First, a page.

IBJOpinion

Bundle medicine with care

October 31, 2009
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IBJ Letters To The Editor

I would like to thank IBJ for highlighting the role of interdisciplinary (“bundled”) medicine in the Oct. 19 article, “Huddling on Health Care.” I agree that multi-specialty practices are an effective way to provide individualized care and treat complex conditions.

It is important, however, to recognize that not all specialty centers are created equal. Achieving quality patient care requires that multi-specialty practices treat patients as individuals and not within pre-prescribed or packaged treatment plans. The creation of a unique plan of care—which could include any combination of services available within a practice—by an expert physician is the only true determinant of cost-effectiveness and ensuring the highest-quality outcomes in specialty medicine.

The multi-specialty approach to patient care was available back in the 1990s in the areas of mental health, wound care, cardiac rehab and bariatric medicine in Indianapolis. In fact, I’ve had great success in patient outcomes in my own multi-disciplinary practice where physician care, interventional pain procedures, physical therapy and psychology have been offered under one roof for nearly 20 years. These highly specialized practices should not be considered as a last resort after the “failure” of other physicians to treat a condition, but rather as an expert referral source to primary-care physicians to the most expert care for their patients—in the most efficient and timely manner.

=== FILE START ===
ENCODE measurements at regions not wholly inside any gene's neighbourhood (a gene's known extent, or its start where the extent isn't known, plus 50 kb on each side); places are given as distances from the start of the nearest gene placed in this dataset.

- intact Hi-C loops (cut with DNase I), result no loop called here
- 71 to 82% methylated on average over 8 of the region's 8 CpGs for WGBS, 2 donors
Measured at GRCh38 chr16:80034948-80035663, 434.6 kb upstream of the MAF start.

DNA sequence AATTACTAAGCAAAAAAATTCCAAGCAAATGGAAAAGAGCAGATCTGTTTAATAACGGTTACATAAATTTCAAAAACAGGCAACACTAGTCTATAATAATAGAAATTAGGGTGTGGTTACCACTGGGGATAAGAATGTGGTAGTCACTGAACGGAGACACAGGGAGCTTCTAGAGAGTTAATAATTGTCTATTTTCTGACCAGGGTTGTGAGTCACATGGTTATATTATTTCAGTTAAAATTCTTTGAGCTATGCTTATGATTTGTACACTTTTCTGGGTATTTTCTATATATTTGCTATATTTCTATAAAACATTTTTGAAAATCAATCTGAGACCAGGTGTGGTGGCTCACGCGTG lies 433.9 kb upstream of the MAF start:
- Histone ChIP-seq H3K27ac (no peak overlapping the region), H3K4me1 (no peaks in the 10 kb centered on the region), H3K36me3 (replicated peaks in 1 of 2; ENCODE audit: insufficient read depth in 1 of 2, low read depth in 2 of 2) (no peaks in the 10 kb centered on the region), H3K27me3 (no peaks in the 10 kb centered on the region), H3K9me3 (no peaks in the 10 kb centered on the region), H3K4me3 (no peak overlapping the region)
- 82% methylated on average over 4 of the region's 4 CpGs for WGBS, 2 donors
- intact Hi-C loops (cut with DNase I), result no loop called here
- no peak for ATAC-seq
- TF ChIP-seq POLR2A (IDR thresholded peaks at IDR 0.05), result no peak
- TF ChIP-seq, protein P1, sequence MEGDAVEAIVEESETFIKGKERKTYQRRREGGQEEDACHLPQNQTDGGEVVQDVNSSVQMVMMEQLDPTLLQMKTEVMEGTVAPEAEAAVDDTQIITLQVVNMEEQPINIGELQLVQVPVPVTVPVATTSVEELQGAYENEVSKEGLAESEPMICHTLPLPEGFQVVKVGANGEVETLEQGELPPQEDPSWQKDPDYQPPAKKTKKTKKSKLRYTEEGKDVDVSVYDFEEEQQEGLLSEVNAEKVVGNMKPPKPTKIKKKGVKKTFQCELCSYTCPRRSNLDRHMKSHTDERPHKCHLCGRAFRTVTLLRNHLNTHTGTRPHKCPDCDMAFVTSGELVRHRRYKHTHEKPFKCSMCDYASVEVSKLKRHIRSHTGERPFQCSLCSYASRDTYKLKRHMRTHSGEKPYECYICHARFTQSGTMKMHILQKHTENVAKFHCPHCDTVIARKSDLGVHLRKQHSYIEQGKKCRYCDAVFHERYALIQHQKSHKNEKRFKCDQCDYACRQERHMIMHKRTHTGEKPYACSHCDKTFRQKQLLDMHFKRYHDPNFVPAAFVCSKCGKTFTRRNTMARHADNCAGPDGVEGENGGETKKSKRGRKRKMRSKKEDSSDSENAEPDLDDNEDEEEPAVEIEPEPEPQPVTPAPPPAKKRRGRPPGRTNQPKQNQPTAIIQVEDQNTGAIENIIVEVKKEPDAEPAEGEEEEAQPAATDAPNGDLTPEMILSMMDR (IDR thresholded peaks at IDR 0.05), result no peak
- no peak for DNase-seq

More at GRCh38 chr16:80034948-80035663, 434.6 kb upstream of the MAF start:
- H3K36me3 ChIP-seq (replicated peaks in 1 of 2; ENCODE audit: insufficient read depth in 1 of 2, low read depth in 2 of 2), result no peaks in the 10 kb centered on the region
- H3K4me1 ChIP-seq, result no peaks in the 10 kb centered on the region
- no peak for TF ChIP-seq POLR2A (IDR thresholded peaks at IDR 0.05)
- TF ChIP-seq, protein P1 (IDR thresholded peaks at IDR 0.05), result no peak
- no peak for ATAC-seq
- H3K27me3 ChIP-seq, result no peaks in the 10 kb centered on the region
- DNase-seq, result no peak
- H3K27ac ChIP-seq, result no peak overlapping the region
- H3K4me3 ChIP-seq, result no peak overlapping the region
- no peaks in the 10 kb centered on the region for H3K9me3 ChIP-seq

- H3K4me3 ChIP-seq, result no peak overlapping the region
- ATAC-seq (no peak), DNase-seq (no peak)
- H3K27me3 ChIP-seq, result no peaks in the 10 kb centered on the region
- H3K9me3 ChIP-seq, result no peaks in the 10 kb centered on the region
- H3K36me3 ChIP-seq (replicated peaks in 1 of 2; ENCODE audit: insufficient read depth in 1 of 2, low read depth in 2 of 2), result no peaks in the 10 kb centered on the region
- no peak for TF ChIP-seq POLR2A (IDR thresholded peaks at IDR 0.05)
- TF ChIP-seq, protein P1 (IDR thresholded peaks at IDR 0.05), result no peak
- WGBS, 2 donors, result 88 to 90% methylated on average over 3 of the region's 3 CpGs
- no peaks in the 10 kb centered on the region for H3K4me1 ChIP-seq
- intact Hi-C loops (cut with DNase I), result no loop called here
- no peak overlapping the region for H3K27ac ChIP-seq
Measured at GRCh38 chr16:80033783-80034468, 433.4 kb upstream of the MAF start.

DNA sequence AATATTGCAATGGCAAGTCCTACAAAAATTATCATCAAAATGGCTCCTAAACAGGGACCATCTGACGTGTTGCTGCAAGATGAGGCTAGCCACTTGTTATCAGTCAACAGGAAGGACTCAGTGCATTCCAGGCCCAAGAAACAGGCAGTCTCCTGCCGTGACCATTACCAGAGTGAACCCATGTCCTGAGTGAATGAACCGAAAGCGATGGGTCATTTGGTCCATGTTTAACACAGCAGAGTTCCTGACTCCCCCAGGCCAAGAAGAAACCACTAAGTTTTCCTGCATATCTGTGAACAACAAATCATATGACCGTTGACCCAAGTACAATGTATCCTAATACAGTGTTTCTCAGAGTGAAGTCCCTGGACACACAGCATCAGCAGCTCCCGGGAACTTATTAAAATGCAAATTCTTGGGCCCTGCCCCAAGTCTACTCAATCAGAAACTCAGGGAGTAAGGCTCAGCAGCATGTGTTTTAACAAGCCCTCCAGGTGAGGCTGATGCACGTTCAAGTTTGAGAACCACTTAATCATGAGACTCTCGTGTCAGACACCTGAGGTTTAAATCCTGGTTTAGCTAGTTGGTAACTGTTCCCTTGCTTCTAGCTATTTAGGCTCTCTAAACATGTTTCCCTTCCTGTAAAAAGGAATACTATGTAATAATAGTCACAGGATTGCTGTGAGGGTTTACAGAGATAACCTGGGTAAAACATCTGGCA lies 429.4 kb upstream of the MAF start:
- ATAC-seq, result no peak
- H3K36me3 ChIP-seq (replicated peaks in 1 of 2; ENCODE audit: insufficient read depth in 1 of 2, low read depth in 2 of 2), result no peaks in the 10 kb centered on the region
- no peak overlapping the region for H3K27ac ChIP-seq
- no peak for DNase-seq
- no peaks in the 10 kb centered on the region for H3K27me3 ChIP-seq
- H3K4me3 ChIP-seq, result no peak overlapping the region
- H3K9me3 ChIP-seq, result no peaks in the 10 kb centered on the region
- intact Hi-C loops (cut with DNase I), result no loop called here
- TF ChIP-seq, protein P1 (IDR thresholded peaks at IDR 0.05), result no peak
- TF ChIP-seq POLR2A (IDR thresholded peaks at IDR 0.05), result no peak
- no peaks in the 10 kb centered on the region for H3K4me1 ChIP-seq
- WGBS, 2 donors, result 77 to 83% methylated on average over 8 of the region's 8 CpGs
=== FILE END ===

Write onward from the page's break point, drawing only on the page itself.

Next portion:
Patients should research each practice to ensure that all of the health care providers are qualified, certified and have prior clinical experience in the specialty area. They should also make sure the clinicians are working together to provide holistic assessments, diagnoses and treatments.

__________

Dr. Ed Kowlowitz

Medical director and founder
Center for Pain Management



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  1. A Tilted Kilt at a water park themed hotel? Who planned that one? I guess the Dad's need something to do while the kids are on the water slides.

  2. Don't come down on the fair for offering drinks. This is a craft and certainly one that belongs in agriculture due to ingredients. And for those worrying about how much you can drink. I'm sure it's more to do with liability than anything else. They don't want people suing for being over served. If you want a buzz, do a little pre-drinking before you go.

  3. I don't drink but go into this "controlled area" so my friend can drink. They have their 3 drink limit and then I give my friend my 3 drink limit. How is the fair going to control this very likely situation????

  4. I feel the conditions of the alcohol sales are a bit heavy handed, but you need to realize this is the first year in quite some time that beer & wine will be sold at the fair. They're starting off slowly to get a gauge on how it will perform this year - I would assume if everything goes fine that they relax some of the limits in the next year or couple of years. That said, I think requiring the consumption of alcohol to only occur in the beer tent is a bit much. That is going to be an awkward situation for those with minors - "Honey, I'm getting a beer... Ok, sure go ahead... Alright see you in just a min- half an hour."

  5. This might be an effort on the part of the State Fair Board to manage the risk until they get a better feel for it. However, the blanket notion that alcohol should not be served at "family oriented" events is perhaps an oversimplification. and not too realistic. For 15 years, I was a volunteer at the Indianapolis Air Show, which was as family oriented an event as it gets. We sold beer donated by Monarch Beverage Company and served by licensed and trained employees of United Package Liquors who were unpaid volunteers. And where did that money go? To central Indiana children's charities, including Riley Hospital for Children! It's all about managing the risk.

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